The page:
The Bank of Japan owns around ¥70 trillion ($475 billion) of the country’s exchange-traded funds, a legacy of its decades-long campaign to help defeat deflation by pouring money into the equity market. With the BOJ set to raise interest rates as higher prices ripple through the economy, a key question for stock investors is what policymakers plan to do with this enormous pile of funds, and when. Reducing it would help the central bank normalize one of the most unorthodox parts of its policy regime. Yet this would risk undermining confidence in a stock market that only just clawed itself back to levels last reached in 1989.   

1. What are the options? 
At one extreme, the BOJ could start selling its ETFs right away, an unlikely scenario as it risks dragging the stock market down at a delicate moment in Japan’s economic turnaround. At the other end of the spectrum, it could just stop buying, hold forever what it owns now and keep raking in the dividends, which are a big part of the central bank’s earnings. A widely expected scenario is for the BOJ to pause, then begin a long and gradual sell-down over years or decades. 

Experts have offered a host of more creative solutions. One is for the government to take over the ETFs and issue perpetual bonds to the BOJ to move the funds off the bank’s balance sheet. Japan could also gift a portion of the ETFs to young adults to boost their securities ownership, according to Nomura Research Institute Ltd. analyst Katsutoshi Takehana. 

Another option would be for the BOJ to replicate what Hong Kong did after its stock market intervention in 1998, disposing of its holdings by pooling them into a new listed vehicle, Goldman Sachs Group Inc. economists wrote in a 2018 report. Japan could also create an entity to sell into the market at opportune times, or offer them to long-term institutional investors off the market, they wrote. 

2. What are the market implications?
They may be immense. The BOJ holds the equivalent of about 7% of the Japanese stock market via ETFs, according to data compiled by Bloomberg. If the bank decides to sell ETFs to realize profits, “huge sell orders could collapse market prices,” Daiwa Securities Co. analyst Ryohei Yoshida wrote in a report. That may damage not only the overall Japanese stock market, but hit some individual company shares especially hard. A weaker stock market would also risk eroding investors’ enthusiasm for efforts to normalize Japan’s monetary policy. 

Before the central bank changed its guidelines in 2021 to buy ETFs tracking just the broader Topix index, it put massive amounts into the narrower Nikkei 225 of Japan’s heavyweight companies. Uniqlo operator Fast Retailing Co. has already shown itself to be one of the major firms that are sensitive to tweaks to the BOJ’s ETF policy. 

3. What hints have been dropped on timing?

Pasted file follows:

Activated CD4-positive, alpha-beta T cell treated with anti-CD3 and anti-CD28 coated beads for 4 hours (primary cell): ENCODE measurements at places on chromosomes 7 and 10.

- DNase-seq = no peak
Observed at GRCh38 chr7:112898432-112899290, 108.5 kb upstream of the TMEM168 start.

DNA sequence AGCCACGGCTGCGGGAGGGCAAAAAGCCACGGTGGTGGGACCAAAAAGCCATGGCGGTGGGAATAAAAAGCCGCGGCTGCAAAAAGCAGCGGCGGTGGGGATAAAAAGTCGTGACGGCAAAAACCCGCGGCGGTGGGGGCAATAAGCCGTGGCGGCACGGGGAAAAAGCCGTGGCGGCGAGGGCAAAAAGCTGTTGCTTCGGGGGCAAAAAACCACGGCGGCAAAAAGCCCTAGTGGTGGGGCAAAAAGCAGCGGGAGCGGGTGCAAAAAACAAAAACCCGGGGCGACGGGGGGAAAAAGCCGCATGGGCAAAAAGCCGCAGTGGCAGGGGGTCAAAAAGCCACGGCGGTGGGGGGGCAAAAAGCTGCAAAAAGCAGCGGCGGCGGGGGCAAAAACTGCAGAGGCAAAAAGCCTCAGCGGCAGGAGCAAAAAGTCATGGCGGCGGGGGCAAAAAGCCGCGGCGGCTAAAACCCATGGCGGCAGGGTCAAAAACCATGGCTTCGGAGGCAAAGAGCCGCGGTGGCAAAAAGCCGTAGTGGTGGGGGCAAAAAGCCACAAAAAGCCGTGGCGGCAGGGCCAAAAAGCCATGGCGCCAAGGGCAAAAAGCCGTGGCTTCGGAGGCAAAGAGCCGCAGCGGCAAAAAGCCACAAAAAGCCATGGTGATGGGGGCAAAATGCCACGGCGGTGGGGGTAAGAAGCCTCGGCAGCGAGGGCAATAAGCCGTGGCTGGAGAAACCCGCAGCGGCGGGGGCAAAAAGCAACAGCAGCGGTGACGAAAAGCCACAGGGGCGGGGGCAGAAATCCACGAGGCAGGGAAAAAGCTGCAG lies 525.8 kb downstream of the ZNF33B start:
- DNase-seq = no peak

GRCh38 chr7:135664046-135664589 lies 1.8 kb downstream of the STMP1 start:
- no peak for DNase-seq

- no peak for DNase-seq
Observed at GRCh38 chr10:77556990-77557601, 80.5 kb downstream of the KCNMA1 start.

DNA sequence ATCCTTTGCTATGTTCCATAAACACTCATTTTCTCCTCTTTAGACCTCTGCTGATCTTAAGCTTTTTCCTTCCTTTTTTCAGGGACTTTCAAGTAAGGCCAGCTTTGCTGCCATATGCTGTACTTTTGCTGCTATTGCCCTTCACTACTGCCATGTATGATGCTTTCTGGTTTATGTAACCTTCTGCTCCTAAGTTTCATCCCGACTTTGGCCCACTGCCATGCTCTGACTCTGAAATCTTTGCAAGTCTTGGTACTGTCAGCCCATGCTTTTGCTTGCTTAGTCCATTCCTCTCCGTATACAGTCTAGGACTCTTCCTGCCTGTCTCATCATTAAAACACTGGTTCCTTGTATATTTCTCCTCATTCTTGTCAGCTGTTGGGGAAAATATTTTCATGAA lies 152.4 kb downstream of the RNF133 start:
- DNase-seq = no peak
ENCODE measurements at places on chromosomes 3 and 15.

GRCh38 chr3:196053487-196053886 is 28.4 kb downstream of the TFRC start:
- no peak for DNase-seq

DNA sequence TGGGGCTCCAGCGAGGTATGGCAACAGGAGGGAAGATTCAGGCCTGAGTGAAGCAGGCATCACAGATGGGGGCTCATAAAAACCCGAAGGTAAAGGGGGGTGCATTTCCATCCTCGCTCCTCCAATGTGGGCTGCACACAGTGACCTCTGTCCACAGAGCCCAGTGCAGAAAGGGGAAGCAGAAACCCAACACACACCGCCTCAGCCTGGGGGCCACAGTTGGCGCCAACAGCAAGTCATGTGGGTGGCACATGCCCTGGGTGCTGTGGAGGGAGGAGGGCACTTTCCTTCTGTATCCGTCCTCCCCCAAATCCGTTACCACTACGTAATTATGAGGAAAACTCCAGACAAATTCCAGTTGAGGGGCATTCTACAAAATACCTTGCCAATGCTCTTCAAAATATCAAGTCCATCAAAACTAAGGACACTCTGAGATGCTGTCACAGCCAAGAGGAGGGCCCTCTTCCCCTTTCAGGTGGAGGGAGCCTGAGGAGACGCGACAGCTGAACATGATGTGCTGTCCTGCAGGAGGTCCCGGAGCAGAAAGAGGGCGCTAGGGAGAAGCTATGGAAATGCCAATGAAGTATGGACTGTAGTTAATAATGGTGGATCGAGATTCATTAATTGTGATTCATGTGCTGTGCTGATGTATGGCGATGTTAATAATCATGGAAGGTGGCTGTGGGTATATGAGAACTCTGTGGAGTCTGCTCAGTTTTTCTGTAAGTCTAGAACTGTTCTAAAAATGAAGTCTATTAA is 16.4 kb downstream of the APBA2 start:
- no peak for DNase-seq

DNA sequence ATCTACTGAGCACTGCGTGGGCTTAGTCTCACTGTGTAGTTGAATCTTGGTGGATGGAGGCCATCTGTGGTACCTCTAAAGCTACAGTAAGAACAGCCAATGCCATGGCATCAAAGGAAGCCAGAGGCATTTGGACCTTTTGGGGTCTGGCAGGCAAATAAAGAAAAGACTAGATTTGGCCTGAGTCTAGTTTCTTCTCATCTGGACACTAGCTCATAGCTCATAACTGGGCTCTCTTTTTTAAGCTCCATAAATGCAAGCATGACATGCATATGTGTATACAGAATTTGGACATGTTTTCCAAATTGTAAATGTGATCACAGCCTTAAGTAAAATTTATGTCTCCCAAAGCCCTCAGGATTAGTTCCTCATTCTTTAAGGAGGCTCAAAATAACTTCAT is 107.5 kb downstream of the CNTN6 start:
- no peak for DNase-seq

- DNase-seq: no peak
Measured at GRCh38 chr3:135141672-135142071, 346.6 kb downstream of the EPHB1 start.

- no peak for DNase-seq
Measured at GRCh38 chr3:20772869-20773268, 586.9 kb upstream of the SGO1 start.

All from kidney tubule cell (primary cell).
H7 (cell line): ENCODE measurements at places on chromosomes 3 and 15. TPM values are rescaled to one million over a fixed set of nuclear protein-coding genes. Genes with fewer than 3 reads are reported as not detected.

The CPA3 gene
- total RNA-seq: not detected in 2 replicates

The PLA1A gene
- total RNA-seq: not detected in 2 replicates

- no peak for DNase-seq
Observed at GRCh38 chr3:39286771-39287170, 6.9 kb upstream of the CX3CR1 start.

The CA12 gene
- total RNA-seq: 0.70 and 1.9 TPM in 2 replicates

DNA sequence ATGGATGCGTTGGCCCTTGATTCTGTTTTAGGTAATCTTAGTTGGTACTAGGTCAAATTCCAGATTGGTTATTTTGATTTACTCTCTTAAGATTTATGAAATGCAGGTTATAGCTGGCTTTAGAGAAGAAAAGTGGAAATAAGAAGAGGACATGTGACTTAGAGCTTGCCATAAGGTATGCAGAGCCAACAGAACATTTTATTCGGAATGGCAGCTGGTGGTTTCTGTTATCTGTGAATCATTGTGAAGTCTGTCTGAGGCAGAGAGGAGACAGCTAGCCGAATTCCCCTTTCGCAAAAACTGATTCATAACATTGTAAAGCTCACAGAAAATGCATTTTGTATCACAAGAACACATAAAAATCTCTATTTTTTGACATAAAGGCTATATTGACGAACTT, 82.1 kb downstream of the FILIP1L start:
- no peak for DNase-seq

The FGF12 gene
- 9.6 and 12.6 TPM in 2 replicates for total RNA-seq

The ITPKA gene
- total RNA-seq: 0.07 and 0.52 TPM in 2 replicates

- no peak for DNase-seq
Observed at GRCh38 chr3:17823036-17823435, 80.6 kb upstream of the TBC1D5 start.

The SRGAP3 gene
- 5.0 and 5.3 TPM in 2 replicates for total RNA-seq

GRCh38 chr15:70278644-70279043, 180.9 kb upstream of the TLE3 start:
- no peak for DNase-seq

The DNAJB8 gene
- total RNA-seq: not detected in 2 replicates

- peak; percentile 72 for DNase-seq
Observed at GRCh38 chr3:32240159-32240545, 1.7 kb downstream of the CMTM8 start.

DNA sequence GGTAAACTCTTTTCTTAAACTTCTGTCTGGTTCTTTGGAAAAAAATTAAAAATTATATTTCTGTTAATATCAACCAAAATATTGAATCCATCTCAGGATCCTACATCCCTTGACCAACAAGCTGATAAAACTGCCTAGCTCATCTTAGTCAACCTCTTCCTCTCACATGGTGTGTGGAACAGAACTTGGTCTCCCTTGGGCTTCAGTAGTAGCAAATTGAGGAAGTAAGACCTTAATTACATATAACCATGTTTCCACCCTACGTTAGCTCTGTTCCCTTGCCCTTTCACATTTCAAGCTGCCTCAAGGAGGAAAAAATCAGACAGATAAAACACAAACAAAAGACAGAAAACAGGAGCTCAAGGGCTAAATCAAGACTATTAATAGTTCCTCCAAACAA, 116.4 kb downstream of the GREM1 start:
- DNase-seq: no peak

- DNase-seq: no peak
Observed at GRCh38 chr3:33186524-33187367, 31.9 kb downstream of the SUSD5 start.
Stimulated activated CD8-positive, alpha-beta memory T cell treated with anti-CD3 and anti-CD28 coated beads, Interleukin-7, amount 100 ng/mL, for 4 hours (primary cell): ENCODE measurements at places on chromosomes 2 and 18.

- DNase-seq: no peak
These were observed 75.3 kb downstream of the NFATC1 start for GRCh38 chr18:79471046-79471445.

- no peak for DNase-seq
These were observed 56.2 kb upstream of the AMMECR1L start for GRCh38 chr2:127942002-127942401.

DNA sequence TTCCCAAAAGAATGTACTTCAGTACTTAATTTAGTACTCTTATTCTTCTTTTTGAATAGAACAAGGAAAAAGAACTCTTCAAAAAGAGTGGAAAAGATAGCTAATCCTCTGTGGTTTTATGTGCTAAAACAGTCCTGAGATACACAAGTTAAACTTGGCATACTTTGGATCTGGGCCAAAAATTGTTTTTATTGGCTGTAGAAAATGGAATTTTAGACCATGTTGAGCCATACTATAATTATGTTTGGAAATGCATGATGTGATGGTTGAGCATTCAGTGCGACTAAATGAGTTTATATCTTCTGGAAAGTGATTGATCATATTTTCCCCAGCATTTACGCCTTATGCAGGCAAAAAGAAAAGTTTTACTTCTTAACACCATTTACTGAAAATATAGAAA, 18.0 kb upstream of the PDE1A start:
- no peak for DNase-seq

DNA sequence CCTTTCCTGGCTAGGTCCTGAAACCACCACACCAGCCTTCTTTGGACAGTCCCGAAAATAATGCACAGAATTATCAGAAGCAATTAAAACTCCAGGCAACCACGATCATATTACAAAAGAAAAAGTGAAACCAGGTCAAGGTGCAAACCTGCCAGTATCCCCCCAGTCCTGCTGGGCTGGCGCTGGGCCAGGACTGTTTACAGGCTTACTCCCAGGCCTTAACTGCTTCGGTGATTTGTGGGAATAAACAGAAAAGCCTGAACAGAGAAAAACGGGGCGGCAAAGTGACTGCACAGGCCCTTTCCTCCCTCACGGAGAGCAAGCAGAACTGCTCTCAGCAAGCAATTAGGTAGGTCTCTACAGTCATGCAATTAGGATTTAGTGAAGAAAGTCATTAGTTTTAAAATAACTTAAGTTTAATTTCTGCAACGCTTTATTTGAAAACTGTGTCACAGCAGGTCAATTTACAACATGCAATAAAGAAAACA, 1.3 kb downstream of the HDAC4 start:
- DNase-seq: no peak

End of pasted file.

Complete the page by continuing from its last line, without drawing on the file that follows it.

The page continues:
The central bank refrained from buying ETFs on March 11, a surprise departure from its usual playbook of buying when the market falls by 2% or more in the morning session. That may suggest Governor Kazuo Ueda is laying the groundwork for a shift, but he has also reiterated his view in Parliament this year that a decision on ETFs can wait until after its target for stable inflation comes within sight. Ueda has repeatedly said that it’s too early to discuss how ETFs could be unloaded. 

4. Why did the BOJ start buying ETFs in the first place? 
The BOJ began purchasing ETFs to revitalize Japan’s corporate sector, lowering the cost of capital by making more funds available and encouraging more risk-taking activity in the economy. It was the only major central bank to use ETF buying as a way to pump cash into the economy. Asset purchases that began before Haruhiko Kuroda took the helm in 2013 grew rapidly under his leadership. The ETF purchases initially helped to prop up shares, with the Nikkei advancing 57% in 2013, but their effect waned over time. Buying peaked in 2020 as part of measures to support the market amid volatility caused by the pandemic. 

5. How much are the BOJ’s ETF holdings worth now?
The bank held about ¥70 trillion as of February, with around ¥34 trillion of unrealized gains, according to estimates from Shingo Ide, chief equity strategist at NLI Research Institute. The central bank bought ETFs only three times last year, a small fraction of purchases conducted in 2020 and earlier, Bloomberg-compiled data show. 

6. Why are the holdings criticized?
A big criticism is that the BOJ’s huge purchases and holdings distort the market. That can spark outsized moves on any change in policy, such as in 2021 when the BOJ shifted from the Nikkei to the Topix. The change led to a 6% drop in the Nikkei in the next four sessions. Fast Retailing, which has the index’s biggest weighting, sank 14%. The BOJ’s holdings reduce shares available for investors to buy and make it harder for shareholders to influence corporate governance. The phenomenon may continue to hold back growth in Japan’s ETF market compared with the rest of Asia-Pacific, Bloomberg Intelligence ETF analyst Rebecca Sin wrote in a report. 

This article was provided by Bloomberg News.